From Blindness to Vision

The deeply loved visionary founder of Lifewater Canada died in July 2020. James Adrian Gehrels was a man of deep faith in God – a faith that fueled his passion to help others. He had many, many friends and colleagues in Canada and internationally.

Jim lived life to the fullest, despite being diagnosed with Retinitis Pigmentosa as a young man. Driven by the knowledge that he would eventually go blind, Jim directed his efforts into helping those who lacked the basic necessity of safe drinking water.

Starting in the mid-1990s, Jim dedicated his life to bringing safe water to developing countries – principally Liberia, Nigeria, Kenya and Haiti. He established Lifewater Canada to realize this dream. In Jim’s time leading Lifewater, he oversaw the provision of life-saving clean water to hundreds of thousands of people.

Dedicated volunteers and staff – including his wife Lynda, who is now Lifewater’s president – are continuing this vital work. If you wish to make a donation in honour of the life of this great man, please donate here

Here is a message from Jim Gehrels, sent to Lifewater supporters several years before his passing.

lifewater line The seeds for Lifewater Canada were planted in 1987 when I was diagnosed with Retinitis Pigmentosa (RP). This progressive degenerative disease cannot be treated and results in night blindness, tunnel vision, and eventually total blindness. The plan for my life had no room for this disease.

After getting over the shock of the diagnosis, I decided I could not wait until I retired to put my faith in action by reaching out a helping hand to those in need. How exactly this would happen was an ongoing adventure of discovery.

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In 1989, I spent time with development workers in the Philippines and in 1991 helped build a church in Honduras. In both places, I was struck by the fundamental importance of water and was shocked to see children dying because they had no safe drinking water. I also did not fare well as a construction worker -- making mistakes like setting the skill saw blade too deep and running it through the concrete block under the 2"x4" I was cutting wrecked the only blade in the town we were working in! The other workers encouraged me to find a new volunteer activity and I began pondering options for sharing my expertise as a hydrogeologist.

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In 1993, I worked with local drill teams in Kenya and in 1994 met a Liberian pastor who said it was pointless for him to talk about the love of God while children were dying because they didn't have safe drinking water. In 1995, my friend Glenn Stronks agreed to go to Africa with me. We ordered a portable drill rig, shipped it to Liberia, hosted a three-day water conference in the capital city, and trained 12 local people how to construct wells.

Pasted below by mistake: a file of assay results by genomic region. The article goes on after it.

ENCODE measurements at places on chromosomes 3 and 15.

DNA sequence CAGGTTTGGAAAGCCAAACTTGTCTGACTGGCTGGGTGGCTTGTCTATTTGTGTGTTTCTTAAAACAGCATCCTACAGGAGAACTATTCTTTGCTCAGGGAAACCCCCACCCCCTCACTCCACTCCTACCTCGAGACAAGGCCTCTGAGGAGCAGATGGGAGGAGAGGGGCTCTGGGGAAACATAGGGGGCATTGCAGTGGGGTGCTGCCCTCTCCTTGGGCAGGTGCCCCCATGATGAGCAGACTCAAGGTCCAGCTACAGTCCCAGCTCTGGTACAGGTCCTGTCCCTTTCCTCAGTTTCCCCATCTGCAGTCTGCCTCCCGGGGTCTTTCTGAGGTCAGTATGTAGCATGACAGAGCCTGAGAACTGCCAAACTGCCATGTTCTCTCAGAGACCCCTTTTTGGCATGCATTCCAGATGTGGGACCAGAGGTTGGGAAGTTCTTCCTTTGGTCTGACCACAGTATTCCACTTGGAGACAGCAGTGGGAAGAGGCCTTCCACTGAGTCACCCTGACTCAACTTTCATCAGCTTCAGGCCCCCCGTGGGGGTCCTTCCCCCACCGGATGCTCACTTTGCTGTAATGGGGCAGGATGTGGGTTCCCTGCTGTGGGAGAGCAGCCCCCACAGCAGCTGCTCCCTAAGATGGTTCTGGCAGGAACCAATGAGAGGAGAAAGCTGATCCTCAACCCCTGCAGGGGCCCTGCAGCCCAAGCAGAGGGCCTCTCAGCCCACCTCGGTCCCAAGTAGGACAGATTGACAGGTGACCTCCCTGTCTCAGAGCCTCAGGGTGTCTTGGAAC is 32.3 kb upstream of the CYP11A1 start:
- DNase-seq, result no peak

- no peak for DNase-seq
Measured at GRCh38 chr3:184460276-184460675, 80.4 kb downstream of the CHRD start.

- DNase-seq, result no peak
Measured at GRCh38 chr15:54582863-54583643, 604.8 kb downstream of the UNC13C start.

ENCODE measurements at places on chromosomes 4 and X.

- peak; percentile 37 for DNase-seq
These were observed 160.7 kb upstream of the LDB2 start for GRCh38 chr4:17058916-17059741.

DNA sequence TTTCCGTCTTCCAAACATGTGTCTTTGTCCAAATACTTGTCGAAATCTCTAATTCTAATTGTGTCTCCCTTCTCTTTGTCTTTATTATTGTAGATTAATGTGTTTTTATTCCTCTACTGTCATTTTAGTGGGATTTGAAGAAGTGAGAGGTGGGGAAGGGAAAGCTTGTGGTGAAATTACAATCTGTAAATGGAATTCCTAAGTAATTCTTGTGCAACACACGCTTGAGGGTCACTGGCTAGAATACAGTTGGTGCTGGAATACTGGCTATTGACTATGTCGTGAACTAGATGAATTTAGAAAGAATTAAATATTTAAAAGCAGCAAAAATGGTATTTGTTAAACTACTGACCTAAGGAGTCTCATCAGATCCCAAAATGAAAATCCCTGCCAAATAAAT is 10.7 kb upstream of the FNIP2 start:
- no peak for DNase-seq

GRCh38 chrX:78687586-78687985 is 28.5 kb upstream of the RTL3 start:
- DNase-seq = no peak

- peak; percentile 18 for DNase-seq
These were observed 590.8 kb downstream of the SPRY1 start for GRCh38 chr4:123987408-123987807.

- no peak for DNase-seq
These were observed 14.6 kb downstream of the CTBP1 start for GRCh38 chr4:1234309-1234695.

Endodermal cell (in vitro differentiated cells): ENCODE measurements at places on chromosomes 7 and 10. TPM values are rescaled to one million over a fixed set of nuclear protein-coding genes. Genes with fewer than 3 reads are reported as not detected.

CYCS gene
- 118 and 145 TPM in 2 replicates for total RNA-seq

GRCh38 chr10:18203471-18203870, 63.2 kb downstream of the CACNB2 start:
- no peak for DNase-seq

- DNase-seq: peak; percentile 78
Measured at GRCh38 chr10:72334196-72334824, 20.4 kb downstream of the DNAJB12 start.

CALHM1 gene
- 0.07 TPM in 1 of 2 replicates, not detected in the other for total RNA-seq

Our plan was to drill two wells and never return to Africa but leave the Liberian trainees to do it in villages where there was a need. While in Liberia, I learned someone back home had generously offered to pay for the drill rig, which was really good because I was so busy focused on the job at hand that it hadn't occurred to me that the rig had to be paid for!

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We met the Liberian president who asked us to please return to help Liberia and her people. We wept as we saw children drinking water from street gutters and stagnant ponds and we talked to exhausted doctors who told us they were overwhelmed treating preventable, water-borne diseases. We came to realize that the men we had been training were living subsistence existence and so they couldn't afford to take time off from their daily struggle to feed their families in order to drill wells for others. As we began walking in the shoes of the villagers we were helping, we also came to realize that people earning $1/day could not afford the $4,000 cost of a well and pump unless we subsidized the cost to make it affordable.

Just before leaving Liberia we hired six of the workers, paying them out of our own pockets. We could not leave the country unless we were confident the drilling would continue because to do so was to give a death sentence to many of the beautiful children and their families who we'd met. We began sharing our pay cheques with Liberian villagers to help make them cover the cost of obtaining safe drinking water.

Lifewater was officially incorporated and registered as a Canadian charity in 1997. Since then, with the support of families, friends, corporations, churches and schools, we've continued to drill wells in one village after another in Liberia and other African countries, and in Haiti. Lifewater-supported crews have successfully drilled hundreds of new wells, rehabilitated hundreds of other dormant wells, repaired thousands of broken handpumps, installed dozens of rainwater catchment systems, constructed many latrines and hand-washing stations, and organized many more health and hygiene workshops.

All of this activity, funded by our generous donors, has benefitted hundreds of thousands of African and Haitian children and their families. Despite Lifewater Canada's growth over the years, we remain a grass-roots movement that brings together people who believe that whether children live or die should not depend on where they are born.

We now need to raise more money for more life-saving water projects every day -- a daunting task for a small group of committed part-time staff and volunteers. But we continue to be privileged to experience the generous support of people we have never met who give what they can to enable this work to continue.

Thank-you for your support and encouragement


Jim Gehrels
Lifewater Canada Co-Founder


Every $1 you give provides a child with safe water for a year!

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